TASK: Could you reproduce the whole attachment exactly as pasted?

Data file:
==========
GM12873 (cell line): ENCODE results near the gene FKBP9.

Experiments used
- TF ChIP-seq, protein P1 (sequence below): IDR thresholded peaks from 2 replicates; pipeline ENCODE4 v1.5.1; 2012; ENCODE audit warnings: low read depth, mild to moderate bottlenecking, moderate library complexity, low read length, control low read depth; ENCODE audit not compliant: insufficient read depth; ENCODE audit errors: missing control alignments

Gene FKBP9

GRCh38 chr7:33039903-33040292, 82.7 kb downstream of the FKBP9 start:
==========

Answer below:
GM12873 (cell line): ENCODE results near the gene FKBP9.

Experiments used
- TF ChIP-seq, protein P1 (sequence below): IDR thresholded peaks from 2 replicates; pipeline ENCODE4 v1.5.1; 2012; ENCODE audit warnings: low read depth, mild to moderate bottlenecking, moderate library complexity, low read length, control low read depth; ENCODE audit not compliant: insufficient read depth; ENCODE audit errors: missing control alignments

Gene FKBP9

GRCh38 chr7:33039903-33040292, 82.7 kb downstream of the FKBP9 start: